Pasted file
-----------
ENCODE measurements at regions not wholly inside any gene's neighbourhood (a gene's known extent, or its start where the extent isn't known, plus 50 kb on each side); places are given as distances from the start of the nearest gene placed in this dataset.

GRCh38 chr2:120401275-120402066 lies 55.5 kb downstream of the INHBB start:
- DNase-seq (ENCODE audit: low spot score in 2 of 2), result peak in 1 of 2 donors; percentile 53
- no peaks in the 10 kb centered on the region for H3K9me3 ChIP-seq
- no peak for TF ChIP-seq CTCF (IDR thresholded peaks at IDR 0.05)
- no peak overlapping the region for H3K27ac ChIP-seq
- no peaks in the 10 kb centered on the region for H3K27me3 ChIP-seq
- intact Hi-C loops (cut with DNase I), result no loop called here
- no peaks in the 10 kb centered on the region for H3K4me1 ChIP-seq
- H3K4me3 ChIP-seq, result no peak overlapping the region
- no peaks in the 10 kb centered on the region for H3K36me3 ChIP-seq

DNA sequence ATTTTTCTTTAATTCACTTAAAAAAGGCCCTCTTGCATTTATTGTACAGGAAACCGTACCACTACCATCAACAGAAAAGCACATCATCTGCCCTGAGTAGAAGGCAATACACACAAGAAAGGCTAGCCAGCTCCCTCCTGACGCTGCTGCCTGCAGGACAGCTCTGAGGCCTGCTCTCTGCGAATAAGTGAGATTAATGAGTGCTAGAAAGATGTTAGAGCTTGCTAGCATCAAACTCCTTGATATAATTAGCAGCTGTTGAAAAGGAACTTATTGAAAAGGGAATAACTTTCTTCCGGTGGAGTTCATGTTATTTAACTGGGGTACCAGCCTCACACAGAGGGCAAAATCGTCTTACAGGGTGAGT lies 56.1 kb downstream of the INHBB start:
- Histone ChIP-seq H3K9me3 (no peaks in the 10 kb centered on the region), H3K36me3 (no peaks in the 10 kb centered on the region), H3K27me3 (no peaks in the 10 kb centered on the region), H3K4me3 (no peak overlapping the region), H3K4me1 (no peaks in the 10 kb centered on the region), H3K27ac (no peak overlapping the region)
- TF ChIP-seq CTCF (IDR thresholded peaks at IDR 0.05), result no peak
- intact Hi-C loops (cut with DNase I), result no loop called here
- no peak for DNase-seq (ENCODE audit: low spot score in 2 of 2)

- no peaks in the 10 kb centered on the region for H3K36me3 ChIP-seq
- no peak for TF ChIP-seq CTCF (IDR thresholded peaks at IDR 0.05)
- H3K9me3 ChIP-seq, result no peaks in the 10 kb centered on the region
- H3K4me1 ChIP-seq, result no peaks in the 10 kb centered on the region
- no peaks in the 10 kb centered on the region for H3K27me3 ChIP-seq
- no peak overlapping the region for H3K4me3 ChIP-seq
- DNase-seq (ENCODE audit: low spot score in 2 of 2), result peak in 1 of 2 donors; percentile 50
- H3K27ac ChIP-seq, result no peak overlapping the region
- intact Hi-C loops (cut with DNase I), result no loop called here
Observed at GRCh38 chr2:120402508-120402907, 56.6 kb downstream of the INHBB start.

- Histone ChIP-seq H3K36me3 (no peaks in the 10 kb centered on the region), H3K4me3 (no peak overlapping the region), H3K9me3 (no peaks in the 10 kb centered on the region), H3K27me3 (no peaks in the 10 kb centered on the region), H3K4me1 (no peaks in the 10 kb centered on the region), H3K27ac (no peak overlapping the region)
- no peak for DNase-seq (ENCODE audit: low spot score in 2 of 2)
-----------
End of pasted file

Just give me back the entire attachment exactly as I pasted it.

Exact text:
ENCODE measurements at regions not wholly inside any gene's neighbourhood (a gene's known extent, or its start where the extent isn't known, plus 50 kb on each side); places are given as distances from the start of the nearest gene placed in this dataset.

GRCh38 chr2:120401275-120402066 lies 55.5 kb downstream of the INHBB start:
- DNase-seq (ENCODE audit: low spot score in 2 of 2), result peak in 1 of 2 donors; percentile 53
- no peaks in the 10 kb centered on the region for H3K9me3 ChIP-seq
- no peak for TF ChIP-seq CTCF (IDR thresholded peaks at IDR 0.05)
- no peak overlapping the region for H3K27ac ChIP-seq
- no peaks in the 10 kb centered on the region for H3K27me3 ChIP-seq
- intact Hi-C loops (cut with DNase I), result no loop called here
- no peaks in the 10 kb centered on the region for H3K4me1 ChIP-seq
- H3K4me3 ChIP-seq, result no peak overlapping the region
- no peaks in the 10 kb centered on the region for H3K36me3 ChIP-seq

DNA sequence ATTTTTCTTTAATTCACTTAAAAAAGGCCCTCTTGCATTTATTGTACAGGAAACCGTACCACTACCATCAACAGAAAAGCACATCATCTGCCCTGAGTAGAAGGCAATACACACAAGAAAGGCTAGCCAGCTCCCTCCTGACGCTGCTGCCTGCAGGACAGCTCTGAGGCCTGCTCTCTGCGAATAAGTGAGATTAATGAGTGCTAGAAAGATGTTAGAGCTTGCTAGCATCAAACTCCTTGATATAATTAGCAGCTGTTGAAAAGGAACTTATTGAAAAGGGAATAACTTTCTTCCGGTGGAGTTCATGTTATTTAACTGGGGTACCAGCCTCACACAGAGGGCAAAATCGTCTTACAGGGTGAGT lies 56.1 kb downstream of the INHBB start:
- Histone ChIP-seq H3K9me3 (no peaks in the 10 kb centered on the region), H3K36me3 (no peaks in the 10 kb centered on the region), H3K27me3 (no peaks in the 10 kb centered on the region), H3K4me3 (no peak overlapping the region), H3K4me1 (no peaks in the 10 kb centered on the region), H3K27ac (no peak overlapping the region)
- TF ChIP-seq CTCF (IDR thresholded peaks at IDR 0.05), result no peak
- intact Hi-C loops (cut with DNase I), result no loop called here
- no peak for DNase-seq (ENCODE audit: low spot score in 2 of 2)

- no peaks in the 10 kb centered on the region for H3K36me3 ChIP-seq
- no peak for TF ChIP-seq CTCF (IDR thresholded peaks at IDR 0.05)
- H3K9me3 ChIP-seq, result no peaks in the 10 kb centered on the region
- H3K4me1 ChIP-seq, result no peaks in the 10 kb centered on the region
- no peaks in the 10 kb centered on the region for H3K27me3 ChIP-seq
- no peak overlapping the region for H3K4me3 ChIP-seq
- DNase-seq (ENCODE audit: low spot score in 2 of 2), result peak in 1 of 2 donors; percentile 50
- H3K27ac ChIP-seq, result no peak overlapping the region
- intact Hi-C loops (cut with DNase I), result no loop called here
Observed at GRCh38 chr2:120402508-120402907, 56.6 kb downstream of the INHBB start.

- Histone ChIP-seq H3K36me3 (no peaks in the 10 kb centered on the region), H3K4me3 (no peak overlapping the region), H3K9me3 (no peaks in the 10 kb centered on the region), H3K27me3 (no peaks in the 10 kb centered on the region), H3K4me1 (no peaks in the 10 kb centered on the region), H3K27ac (no peak overlapping the region)
- no peak for DNase-seq (ENCODE audit: low spot score in 2 of 2)